Mail Call

Sandboxx connects military families by converting messages into letters.


Connecting our Military


Less than a hundred miles of California highway separate Patrick Bellor’s home in Orange County from his son James’ platoon at the Marine Corps Recruit Depot in San Diego. To the proud but wistful dad, it can feel like opposite ends of the earth.

During the 13-week initiation ritual that is boot camp, recruits like James forego the conveniences of an interconnected world—no calls, texts, chats, emails, posts—often creating a digital chasm.

“So close yet so far,” says Patrick, an IT manager for a large Southern California utility. “That can make it even more frustrating.”

According to Patrick, nothing has helped the Bellors close that distance more than Sandboxx, an iPhone app designed by veterans to support the 200,000 military families who at any given time are separated by training and deployment. The app helps loved ones create and send old-fashioned physical letters, simplifying the process of staying connected to a service member who is off the grid.

From left: James, Mason, Mary Catherine, and Patrick Bellor.

When Patrick’s thoughts turn to James—a cross-country runner in high school, a saxophonist in the marching band—he launches Sandboxx and taps out a message, just as he would a text or email. He might share a joke or a football score, a word of support, or a kick in the pants.

Sandboxx archives it all:

“Remember, it will be excruciatingly difficult,” Patrick wrote during the first week. “That’s what you want it to be.”

“Hard is what makes the journey worth it,” he wrote during the third. “Because you are the strongest man I have ever known.”

By week 11: “You were born great. Now it is time to achieve that greatness.”

For families separated by military service, a letter goes a long way.

Sandboxx prints out the text (and a photo, if desired), which it then overnights via FedEx to nearly a dozen U.S. training facilities, covering the Army, Navy, Coast Guard, Air Force, and Marines. Since it came online in 2014, some 550,000 people have used the app to send more than 1.75 million pieces of mail.

Sandboxx is connectivity,” says cofounder and CEO Sam Meek, a former Marine Corps sergeant who was born on Veterans Day. (The app’s name comes from military slang for “Iraq.”)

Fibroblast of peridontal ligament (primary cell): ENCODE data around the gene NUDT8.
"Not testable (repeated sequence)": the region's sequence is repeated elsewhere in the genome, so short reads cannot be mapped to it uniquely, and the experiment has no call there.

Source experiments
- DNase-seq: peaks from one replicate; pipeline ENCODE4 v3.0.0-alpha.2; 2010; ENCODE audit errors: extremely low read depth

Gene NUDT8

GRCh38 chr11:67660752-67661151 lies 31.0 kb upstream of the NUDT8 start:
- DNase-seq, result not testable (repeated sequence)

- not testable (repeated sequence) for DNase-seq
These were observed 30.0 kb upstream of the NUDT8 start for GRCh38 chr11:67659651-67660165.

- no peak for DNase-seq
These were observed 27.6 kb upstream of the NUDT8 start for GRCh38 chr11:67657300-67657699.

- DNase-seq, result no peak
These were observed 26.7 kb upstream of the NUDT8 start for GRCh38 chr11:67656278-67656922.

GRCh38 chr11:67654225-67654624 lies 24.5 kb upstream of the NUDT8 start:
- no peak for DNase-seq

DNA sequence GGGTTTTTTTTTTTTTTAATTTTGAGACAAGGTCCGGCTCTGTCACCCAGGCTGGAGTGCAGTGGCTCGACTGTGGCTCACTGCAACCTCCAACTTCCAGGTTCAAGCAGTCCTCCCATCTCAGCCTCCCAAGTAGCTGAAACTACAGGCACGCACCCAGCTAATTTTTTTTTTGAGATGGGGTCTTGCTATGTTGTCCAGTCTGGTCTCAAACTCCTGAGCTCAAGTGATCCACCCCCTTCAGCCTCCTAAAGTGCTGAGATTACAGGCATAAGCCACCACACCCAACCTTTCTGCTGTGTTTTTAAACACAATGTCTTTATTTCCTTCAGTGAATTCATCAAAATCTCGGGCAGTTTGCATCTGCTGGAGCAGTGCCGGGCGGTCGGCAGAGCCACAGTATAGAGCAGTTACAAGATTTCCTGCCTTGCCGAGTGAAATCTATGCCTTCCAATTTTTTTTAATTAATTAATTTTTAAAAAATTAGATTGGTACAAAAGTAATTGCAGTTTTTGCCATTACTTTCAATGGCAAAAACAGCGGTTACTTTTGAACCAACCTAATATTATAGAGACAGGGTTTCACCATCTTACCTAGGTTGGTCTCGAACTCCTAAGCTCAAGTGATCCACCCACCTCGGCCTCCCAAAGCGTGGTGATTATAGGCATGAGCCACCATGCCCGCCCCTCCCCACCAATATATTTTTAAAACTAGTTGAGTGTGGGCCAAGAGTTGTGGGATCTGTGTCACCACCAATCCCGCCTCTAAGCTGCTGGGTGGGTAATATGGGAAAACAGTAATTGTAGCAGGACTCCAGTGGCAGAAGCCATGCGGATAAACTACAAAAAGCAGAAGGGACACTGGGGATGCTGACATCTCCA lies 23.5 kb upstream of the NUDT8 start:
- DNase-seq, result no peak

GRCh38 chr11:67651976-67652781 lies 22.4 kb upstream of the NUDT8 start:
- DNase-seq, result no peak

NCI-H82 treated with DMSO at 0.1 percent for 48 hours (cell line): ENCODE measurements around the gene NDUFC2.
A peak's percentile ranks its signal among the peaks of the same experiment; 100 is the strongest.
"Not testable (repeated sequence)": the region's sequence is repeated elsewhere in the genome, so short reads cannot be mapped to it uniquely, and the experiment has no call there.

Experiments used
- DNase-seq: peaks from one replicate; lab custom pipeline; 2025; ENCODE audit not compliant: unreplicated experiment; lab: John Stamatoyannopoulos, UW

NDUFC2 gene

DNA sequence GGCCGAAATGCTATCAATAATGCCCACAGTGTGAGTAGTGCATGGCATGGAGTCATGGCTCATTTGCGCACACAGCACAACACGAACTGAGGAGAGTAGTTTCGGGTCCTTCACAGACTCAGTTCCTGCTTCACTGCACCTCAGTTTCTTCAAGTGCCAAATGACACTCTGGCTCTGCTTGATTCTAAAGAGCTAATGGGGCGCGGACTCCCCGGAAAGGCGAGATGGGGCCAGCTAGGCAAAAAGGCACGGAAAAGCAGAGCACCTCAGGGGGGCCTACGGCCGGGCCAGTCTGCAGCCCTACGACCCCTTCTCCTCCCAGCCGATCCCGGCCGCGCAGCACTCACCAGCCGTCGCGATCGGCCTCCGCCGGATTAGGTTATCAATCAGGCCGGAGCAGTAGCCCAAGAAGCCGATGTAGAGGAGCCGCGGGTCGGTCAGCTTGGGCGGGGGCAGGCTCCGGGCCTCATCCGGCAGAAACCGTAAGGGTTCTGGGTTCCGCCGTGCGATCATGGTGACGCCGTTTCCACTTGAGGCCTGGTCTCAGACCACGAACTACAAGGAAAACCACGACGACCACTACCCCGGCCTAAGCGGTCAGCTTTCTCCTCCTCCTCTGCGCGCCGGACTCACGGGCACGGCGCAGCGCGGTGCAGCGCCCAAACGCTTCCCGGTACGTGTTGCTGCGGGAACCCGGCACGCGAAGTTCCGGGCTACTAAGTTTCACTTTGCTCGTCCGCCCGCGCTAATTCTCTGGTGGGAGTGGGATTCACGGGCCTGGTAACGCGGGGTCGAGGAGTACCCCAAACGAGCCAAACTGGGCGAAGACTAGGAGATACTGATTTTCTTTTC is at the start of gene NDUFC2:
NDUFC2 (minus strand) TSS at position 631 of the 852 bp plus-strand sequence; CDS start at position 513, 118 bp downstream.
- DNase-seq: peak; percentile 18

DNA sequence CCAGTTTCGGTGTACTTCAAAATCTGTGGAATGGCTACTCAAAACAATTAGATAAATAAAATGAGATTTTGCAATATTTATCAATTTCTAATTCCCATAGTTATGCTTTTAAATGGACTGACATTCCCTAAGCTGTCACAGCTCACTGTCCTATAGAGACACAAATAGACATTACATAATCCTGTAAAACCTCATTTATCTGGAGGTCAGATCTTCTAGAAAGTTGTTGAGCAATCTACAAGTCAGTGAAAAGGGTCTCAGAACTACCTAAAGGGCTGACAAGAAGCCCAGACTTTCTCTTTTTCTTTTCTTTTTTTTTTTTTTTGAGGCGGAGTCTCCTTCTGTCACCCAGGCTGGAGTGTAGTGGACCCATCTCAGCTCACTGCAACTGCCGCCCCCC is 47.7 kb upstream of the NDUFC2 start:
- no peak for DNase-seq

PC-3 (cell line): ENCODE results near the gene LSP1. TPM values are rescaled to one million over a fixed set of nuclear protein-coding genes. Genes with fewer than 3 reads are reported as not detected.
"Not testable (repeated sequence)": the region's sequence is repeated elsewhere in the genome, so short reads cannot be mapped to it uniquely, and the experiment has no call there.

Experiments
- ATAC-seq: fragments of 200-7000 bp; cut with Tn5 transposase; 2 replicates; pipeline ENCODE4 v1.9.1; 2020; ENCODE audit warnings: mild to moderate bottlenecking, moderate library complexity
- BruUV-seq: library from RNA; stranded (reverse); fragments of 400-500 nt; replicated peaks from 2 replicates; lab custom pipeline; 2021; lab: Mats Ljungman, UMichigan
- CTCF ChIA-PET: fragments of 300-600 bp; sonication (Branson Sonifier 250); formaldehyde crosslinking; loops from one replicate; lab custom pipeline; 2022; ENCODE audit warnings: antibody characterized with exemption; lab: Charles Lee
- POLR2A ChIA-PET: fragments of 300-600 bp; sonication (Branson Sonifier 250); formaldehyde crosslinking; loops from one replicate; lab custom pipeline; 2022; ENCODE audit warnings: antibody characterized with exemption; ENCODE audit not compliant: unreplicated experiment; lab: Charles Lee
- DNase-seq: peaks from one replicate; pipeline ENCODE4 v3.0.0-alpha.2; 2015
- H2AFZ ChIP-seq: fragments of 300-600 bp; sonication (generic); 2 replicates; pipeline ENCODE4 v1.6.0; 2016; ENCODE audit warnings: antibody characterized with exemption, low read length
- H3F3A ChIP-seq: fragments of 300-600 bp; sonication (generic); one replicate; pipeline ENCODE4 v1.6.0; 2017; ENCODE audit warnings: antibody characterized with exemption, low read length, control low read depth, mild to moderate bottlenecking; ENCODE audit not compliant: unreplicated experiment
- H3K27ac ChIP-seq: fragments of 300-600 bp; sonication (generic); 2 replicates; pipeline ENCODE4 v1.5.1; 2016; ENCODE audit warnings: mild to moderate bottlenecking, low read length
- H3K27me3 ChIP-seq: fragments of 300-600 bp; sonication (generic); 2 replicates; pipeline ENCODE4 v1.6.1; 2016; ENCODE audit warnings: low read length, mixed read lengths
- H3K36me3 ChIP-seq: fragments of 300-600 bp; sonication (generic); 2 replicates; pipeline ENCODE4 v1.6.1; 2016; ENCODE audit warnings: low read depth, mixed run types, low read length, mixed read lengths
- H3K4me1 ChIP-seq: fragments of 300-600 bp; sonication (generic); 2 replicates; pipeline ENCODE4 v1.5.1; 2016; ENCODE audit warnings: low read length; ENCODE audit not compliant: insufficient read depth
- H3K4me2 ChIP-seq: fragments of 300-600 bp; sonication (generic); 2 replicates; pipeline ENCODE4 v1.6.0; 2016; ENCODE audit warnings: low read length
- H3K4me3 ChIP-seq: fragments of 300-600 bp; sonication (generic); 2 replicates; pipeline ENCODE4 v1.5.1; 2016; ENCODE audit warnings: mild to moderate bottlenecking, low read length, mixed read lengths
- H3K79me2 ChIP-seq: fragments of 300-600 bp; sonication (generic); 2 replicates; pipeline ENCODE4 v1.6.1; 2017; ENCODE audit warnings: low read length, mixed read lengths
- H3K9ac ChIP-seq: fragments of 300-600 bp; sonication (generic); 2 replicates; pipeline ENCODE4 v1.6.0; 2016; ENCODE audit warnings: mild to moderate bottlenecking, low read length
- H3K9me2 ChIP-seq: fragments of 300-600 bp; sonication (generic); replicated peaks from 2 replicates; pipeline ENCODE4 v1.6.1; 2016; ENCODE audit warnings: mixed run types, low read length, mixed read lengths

Anyone could of course send a letter without the help of an app. But given the inherent stresses and disruptions of military life, Sandboxx’s mission is to “remove the friction,” says Meek, who served two tours in Iraq.

That means anticipating impediments that can stymie handwritten communications, from preloading the military’s sometimes complex addresses (with their battalions and companies and platoons) to enclosing a stamped return envelope for the recipient.

If you write a letter on Monday, your service member will receive it on Tuesday.

“I need instant gratification,” says Patrick, who has purchased several $99 plans, which include credits for 35 letters. He sometimes even gets a letter back on the occasions that James is not too depleted to put pen to paper.

Sandboxx ended up filling a void for Patrick—one that was amplified by the passing last December of his wife, Mary Catherine, after a battle with ovarian cancer. Suddenly, he was left to parent their two boys, 18-year-old James and 19-year-old Mason, on his own.

“There’s four of us, then there’s three, and now...” Patrick pauses. “Well, you know, he is going into an elite fighting force. That’s their job, to go into harm’s way.”

Having an app at his fingertips that allows him to channel encouragement to his future marine at a moment’s notice has eased the separation.

With just a couple of weeks to go before James’ November graduation—and their first face-to-face meeting since summer—Patrick sits at his kitchen table and taps out one final message.

“I can’t wait to see you,” he writes. He ends with a familiar closing:

“Love Pops!”


    Connecting our Military